PEACETIME ROUTINE

Each week day's routine was similar. Occasionally Saturday afternoons were free. Church Parades were held on Sunday, the rest of the day generally being free.

Reveille at 6.00 followed by 1½ hours of drill.

9.00 The Guard posted. A sergeant, 12 men and a drummer fully dressed with arms and ammunition kit were on duty for 24 hours. They were inspected by the Orderly Officer of the day and would be 'turned out' by him at least once, in addition to any emergency which might cause this.

Colonel's Parade at 10.00, up to 2 hours of inspection and drill before dinner at 1.00.

Afternoon Parade at 2.00, up to 2 hours of training exercises (drill/musketry/bayonet etc.)

4.00 Return to Barracks to clean kit etc. and change into fatigue uniform before supper at 5.00.

The men were then free until Tattoo at 10.00.

PEACETIME SERVICE

Many of the men were old soldiers, but few had seen any active service. There had been no major war in Europe since the Battle of Waterloo and whilst there had been some actions in parts of the Empire-India and South Africa-the 19th had not been involved. Since 1840 the regiment had served in Malta, the West Indies and Canada (1848-52) before being posted to Mount Wise Barracks, Devonport. In May 1852 the 19th moved, by a combination of route march and train (probably the first time most of the men had been on one) to barracks at Winchester.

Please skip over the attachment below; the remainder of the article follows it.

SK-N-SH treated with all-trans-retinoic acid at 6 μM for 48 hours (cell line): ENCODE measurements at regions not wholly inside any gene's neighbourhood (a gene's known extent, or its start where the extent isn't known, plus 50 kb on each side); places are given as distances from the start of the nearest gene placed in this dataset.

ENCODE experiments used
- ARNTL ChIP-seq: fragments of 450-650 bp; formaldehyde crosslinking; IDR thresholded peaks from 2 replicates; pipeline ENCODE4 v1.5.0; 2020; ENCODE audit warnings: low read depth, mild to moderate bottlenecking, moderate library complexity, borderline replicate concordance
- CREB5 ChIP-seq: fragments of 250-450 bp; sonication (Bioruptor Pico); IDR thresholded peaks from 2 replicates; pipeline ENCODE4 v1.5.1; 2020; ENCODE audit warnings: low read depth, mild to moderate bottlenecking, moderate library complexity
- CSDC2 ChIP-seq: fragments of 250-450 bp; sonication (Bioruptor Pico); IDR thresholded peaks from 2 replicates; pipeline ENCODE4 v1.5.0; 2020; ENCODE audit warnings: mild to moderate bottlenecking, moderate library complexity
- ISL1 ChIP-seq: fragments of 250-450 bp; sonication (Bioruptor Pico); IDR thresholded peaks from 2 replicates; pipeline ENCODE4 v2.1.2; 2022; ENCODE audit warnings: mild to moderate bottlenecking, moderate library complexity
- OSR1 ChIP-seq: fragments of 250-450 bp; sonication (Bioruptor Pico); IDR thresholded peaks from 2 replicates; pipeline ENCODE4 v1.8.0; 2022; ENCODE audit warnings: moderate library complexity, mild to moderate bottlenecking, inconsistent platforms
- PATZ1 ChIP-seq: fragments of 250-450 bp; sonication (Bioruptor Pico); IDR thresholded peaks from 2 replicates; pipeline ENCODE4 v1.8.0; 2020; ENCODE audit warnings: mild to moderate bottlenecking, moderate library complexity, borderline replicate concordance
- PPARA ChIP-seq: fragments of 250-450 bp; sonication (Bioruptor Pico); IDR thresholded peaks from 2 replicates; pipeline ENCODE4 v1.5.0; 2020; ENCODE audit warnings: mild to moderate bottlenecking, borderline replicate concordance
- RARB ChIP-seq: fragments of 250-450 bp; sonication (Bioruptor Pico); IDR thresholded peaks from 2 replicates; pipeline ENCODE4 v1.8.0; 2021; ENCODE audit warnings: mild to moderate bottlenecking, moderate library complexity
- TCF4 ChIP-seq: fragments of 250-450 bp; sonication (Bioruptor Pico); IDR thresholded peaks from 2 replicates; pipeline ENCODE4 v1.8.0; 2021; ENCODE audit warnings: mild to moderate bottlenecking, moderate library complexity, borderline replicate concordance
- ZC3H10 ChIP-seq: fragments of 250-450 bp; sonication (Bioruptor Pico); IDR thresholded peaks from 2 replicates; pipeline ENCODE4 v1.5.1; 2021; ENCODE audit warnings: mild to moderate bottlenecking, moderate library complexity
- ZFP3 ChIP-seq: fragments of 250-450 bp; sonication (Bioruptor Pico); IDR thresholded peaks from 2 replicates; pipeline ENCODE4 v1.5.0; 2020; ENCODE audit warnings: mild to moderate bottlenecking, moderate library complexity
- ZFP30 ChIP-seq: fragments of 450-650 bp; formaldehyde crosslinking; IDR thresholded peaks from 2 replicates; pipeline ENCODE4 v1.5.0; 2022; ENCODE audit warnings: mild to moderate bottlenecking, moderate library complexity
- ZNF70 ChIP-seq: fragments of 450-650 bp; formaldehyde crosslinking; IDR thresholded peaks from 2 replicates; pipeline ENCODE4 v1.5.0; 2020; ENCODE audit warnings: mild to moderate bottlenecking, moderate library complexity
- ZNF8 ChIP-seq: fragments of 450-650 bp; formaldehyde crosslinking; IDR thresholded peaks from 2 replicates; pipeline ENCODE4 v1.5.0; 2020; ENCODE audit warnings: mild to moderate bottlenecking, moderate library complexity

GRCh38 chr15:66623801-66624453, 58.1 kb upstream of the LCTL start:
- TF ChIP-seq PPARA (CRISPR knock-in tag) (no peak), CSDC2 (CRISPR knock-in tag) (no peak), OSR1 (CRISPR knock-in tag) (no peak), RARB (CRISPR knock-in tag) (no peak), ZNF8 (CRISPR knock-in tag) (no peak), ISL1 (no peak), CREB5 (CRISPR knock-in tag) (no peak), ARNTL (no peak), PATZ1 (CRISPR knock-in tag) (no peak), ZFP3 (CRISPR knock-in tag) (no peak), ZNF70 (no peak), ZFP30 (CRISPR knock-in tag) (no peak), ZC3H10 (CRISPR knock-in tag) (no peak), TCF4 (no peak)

In November 1852 the 19th travelled by train to London to attend the State Funeral of the Duke of Wellington. Representative sections from all units of the Army took part, but the 19th, along with the 33rd (Duke of Wellington's Regiment) were the only infantry units to parade at full strength. Over 1½ million spectators crowded the route to St. Paul's Cathedral. The funeral carriage was massive, weighing 18 tons.

In May 1853, as a result of a 'disgraceful disagreement' (soldier's fights) between the 19th and the 38th, the 19th was moved from Winchester to Gosport. Some detachments were sent to guard convicts in Weymouth.

In August 1854 the 19th took part in Army manoeuvres at Chobham Common, Surrey, one of the largest military exercises for many years. Over 18,000 men took part and Queen Victoria reviewed the troops. Although it was an impressive spectacle, the Army's weaknesses (badly designed kit, inexperienced officers, poor staff work, and the difficulties of drilling troops above battalion strength) were recognised by many foreign observers who reported that the British were 'out dated and lacked flexibility'. None of this was picked up on by the Army.